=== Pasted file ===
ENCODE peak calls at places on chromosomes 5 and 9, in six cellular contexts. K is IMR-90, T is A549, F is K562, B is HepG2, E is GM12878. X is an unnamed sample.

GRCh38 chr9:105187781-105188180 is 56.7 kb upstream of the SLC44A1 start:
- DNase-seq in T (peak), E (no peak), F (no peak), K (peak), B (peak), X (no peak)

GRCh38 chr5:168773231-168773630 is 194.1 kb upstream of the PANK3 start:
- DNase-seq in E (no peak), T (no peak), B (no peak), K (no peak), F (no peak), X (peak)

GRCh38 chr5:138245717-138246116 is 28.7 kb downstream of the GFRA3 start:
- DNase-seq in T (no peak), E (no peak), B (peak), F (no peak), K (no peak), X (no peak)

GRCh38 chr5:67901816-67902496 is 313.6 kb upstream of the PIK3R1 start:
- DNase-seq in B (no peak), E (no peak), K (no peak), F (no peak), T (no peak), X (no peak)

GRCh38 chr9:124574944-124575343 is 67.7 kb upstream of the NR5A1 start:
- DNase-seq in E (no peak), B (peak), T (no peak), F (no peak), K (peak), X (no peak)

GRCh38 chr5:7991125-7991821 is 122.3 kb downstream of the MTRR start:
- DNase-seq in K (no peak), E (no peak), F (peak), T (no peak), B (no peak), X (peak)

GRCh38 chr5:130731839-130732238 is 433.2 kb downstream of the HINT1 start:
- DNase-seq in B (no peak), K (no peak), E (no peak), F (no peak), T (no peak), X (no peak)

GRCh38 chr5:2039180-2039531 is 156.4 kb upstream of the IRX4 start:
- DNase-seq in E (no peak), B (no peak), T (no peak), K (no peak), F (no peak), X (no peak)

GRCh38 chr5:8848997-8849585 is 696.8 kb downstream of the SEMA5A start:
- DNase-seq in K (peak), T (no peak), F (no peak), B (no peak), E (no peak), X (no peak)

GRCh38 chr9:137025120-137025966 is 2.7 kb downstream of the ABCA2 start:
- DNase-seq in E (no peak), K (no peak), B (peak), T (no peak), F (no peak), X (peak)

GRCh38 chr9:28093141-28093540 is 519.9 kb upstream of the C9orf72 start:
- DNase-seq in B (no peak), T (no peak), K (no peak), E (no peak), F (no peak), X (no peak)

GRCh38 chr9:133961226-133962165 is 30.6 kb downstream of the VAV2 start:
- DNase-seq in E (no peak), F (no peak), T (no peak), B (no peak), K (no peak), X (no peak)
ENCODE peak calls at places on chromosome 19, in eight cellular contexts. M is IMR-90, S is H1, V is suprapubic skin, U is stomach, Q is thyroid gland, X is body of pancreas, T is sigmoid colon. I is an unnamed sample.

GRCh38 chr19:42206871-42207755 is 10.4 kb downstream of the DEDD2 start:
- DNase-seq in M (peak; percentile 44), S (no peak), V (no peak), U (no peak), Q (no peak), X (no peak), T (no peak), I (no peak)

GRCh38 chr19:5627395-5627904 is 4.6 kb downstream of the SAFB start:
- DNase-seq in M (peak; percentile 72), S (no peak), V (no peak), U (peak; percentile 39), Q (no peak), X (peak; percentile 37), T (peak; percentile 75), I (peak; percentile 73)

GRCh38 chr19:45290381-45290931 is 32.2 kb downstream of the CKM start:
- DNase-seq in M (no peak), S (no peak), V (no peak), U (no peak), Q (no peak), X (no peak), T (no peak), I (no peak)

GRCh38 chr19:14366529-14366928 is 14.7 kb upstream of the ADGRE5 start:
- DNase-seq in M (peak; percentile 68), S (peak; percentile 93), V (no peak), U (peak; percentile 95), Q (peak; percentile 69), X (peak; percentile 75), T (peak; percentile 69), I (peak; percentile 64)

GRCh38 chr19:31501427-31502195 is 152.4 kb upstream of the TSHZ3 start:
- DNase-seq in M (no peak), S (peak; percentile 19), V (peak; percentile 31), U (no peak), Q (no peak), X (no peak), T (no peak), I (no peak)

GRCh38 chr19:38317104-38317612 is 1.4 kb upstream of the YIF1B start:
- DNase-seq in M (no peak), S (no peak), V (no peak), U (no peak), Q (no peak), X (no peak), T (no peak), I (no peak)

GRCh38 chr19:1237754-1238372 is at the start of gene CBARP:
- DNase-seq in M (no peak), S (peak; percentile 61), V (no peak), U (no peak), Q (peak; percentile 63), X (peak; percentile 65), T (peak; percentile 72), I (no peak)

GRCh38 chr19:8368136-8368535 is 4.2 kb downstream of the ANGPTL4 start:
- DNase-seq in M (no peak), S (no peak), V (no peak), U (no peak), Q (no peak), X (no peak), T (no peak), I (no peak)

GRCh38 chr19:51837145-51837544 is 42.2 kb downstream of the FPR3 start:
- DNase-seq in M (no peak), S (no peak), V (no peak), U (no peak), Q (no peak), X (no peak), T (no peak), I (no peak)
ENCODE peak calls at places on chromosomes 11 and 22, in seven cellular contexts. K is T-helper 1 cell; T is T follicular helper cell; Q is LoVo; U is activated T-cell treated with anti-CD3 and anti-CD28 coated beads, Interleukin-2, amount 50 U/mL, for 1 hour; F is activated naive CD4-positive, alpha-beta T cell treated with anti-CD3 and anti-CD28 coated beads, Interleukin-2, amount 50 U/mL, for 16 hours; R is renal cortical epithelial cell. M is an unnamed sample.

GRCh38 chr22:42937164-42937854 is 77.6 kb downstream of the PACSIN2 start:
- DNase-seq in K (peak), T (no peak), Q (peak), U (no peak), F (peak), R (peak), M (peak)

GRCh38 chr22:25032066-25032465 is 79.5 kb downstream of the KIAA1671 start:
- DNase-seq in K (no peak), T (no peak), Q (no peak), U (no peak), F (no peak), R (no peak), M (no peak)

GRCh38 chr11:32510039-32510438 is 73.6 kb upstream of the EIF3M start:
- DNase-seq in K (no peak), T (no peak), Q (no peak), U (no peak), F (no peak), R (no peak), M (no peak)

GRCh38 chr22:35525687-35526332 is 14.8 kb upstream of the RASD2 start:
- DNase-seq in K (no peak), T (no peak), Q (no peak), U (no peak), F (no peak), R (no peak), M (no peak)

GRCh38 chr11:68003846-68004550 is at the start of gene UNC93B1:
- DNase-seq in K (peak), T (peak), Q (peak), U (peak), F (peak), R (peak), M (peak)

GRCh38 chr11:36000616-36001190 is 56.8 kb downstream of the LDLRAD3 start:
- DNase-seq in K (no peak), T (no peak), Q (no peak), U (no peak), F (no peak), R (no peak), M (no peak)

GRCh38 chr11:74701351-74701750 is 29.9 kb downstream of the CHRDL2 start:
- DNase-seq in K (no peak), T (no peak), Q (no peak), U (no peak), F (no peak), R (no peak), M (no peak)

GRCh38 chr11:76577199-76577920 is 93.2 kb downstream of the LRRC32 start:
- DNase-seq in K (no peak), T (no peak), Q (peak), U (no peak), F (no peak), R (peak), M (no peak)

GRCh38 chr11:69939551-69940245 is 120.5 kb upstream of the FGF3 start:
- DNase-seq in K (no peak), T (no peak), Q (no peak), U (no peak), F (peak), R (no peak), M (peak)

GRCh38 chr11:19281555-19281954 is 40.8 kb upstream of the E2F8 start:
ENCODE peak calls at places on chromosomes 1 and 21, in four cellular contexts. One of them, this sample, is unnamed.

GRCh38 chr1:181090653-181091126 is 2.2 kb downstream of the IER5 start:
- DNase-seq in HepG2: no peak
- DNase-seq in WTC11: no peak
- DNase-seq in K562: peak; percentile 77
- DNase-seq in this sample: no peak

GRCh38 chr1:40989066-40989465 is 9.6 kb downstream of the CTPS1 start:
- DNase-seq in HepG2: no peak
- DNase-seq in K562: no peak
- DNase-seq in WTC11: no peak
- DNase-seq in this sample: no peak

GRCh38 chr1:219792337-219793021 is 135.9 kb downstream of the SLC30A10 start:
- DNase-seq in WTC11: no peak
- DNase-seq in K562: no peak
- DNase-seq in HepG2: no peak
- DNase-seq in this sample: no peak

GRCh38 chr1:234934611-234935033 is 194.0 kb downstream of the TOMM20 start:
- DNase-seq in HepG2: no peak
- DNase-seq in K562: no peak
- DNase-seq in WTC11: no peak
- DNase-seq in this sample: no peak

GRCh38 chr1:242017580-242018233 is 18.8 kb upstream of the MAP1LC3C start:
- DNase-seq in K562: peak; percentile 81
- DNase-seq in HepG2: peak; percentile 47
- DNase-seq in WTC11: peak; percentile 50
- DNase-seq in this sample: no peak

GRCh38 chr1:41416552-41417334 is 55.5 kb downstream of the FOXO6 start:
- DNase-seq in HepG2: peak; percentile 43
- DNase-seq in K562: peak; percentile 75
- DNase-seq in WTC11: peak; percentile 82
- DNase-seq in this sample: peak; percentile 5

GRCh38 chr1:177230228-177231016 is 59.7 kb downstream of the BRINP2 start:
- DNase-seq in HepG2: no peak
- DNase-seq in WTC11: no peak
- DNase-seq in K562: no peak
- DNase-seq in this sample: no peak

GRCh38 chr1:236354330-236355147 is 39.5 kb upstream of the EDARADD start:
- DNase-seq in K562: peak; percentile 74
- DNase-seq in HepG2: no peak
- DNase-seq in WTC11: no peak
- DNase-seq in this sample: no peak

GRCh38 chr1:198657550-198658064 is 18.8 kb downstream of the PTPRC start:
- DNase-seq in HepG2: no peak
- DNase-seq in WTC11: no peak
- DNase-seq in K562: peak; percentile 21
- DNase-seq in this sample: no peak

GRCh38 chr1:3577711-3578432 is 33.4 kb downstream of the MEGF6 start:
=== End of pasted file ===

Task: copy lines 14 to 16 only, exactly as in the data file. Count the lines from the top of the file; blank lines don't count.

GRCh38 chr5:130731839-130732238 is 433.2 kb downstream of the HINT1 start:
- DNase-seq in B (no peak), K (no peak), E (no peak), F (no peak), T (no peak), X (no peak)

GRCh38 chr5:2039180-2039531 is 156.4 kb upstream of the IRX4 start: